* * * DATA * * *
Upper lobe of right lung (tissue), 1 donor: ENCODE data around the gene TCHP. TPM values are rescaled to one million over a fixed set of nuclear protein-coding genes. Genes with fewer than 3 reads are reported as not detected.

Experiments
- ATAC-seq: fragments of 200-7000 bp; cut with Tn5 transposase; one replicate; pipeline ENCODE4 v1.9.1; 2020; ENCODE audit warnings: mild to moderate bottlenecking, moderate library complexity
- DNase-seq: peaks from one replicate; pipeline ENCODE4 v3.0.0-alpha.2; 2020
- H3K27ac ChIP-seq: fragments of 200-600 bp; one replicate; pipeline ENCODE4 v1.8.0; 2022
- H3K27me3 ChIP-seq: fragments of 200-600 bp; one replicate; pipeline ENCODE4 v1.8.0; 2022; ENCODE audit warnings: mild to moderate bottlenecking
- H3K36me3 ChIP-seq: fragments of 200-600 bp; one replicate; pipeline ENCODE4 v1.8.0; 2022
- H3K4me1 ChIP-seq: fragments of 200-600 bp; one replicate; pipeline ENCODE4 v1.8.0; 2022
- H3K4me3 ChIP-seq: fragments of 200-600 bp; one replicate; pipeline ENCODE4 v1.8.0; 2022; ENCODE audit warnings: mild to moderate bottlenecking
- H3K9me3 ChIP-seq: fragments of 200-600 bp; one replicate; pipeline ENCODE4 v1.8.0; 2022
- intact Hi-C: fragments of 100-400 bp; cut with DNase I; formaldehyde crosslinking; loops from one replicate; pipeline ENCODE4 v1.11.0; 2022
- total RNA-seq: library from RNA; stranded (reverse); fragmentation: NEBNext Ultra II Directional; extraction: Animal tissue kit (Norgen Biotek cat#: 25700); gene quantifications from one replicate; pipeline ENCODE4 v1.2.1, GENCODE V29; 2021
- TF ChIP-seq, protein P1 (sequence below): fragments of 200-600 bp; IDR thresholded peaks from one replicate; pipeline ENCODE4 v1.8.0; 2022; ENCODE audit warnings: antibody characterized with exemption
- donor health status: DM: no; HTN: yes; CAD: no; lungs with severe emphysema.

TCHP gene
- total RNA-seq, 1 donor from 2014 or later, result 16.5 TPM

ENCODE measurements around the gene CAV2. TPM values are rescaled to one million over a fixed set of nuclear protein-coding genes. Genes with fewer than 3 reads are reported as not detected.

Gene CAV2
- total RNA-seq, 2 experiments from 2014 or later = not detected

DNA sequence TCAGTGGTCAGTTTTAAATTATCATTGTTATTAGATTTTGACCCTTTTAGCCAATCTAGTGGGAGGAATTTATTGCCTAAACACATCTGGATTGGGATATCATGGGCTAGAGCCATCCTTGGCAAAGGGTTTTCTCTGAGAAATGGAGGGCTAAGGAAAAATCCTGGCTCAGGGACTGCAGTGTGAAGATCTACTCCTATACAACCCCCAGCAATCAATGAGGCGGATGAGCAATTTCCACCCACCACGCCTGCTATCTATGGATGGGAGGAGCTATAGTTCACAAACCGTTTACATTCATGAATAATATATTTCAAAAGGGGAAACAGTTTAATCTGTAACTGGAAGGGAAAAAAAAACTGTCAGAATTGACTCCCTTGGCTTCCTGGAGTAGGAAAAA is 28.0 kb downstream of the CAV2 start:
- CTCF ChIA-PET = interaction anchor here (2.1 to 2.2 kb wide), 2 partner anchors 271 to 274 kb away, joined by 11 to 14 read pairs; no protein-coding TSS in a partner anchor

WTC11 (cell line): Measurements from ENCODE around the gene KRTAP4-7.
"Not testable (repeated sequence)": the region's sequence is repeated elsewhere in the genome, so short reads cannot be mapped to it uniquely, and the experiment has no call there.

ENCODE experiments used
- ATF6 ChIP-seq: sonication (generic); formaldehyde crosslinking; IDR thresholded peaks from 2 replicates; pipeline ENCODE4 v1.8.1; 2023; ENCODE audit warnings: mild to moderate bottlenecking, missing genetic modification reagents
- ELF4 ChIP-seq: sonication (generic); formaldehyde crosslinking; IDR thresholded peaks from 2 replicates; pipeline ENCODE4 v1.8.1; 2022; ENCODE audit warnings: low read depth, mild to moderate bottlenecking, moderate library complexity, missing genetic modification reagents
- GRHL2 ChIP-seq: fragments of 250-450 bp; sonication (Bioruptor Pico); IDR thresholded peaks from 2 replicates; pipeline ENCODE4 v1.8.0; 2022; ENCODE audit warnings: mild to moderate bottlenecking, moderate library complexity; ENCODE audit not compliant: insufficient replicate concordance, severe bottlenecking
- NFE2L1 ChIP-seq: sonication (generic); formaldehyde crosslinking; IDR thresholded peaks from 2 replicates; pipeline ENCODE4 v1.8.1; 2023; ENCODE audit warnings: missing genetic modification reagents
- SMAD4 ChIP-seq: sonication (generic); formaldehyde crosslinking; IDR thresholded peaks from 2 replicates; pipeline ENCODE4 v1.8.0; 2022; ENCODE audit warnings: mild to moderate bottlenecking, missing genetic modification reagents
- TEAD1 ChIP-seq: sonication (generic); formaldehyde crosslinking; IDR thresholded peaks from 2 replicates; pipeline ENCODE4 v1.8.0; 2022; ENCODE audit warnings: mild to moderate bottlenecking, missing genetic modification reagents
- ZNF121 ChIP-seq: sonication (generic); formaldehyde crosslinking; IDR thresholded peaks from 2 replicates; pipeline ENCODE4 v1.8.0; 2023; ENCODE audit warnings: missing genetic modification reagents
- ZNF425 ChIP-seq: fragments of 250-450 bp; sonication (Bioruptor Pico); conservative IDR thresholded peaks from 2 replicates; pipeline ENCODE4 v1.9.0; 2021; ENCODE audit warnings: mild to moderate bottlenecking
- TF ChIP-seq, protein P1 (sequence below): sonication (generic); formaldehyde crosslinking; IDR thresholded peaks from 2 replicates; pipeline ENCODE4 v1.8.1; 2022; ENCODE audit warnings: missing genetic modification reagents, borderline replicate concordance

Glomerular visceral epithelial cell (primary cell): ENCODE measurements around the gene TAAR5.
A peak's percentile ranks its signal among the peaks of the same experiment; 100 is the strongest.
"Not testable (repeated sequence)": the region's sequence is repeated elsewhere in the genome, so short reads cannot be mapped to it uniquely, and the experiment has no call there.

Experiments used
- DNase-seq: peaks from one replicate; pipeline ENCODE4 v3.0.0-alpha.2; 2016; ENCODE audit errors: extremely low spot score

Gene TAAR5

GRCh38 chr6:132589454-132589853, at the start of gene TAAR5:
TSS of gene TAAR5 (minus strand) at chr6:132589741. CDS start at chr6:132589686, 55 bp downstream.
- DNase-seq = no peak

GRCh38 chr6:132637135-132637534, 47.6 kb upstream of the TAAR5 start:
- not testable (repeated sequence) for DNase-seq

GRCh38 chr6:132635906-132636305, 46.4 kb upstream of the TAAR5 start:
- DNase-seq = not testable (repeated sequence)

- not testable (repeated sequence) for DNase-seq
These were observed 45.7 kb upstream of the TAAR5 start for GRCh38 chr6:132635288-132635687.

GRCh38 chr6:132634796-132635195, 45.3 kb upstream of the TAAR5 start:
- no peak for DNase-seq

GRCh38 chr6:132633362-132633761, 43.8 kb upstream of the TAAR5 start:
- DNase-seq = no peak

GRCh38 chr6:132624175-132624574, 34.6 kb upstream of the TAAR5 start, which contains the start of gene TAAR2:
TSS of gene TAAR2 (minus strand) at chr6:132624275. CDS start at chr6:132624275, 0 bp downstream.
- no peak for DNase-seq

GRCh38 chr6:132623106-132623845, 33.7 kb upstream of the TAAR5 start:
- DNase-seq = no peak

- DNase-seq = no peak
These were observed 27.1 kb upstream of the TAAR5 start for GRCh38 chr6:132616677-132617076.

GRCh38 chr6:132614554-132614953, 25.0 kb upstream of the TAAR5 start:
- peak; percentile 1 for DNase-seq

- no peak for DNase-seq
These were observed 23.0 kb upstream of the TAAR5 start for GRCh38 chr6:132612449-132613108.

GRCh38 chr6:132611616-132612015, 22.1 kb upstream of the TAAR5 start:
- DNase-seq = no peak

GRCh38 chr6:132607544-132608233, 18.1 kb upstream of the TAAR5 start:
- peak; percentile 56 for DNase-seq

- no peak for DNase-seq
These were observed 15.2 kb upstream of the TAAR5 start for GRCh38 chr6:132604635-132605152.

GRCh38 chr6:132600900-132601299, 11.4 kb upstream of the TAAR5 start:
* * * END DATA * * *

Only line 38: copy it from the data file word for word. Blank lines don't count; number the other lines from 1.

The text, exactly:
- DNase-seq: peaks from one replicate; pipeline ENCODE4 v3.0.0-alpha.2; 2016; ENCODE audit errors: extremely low spot score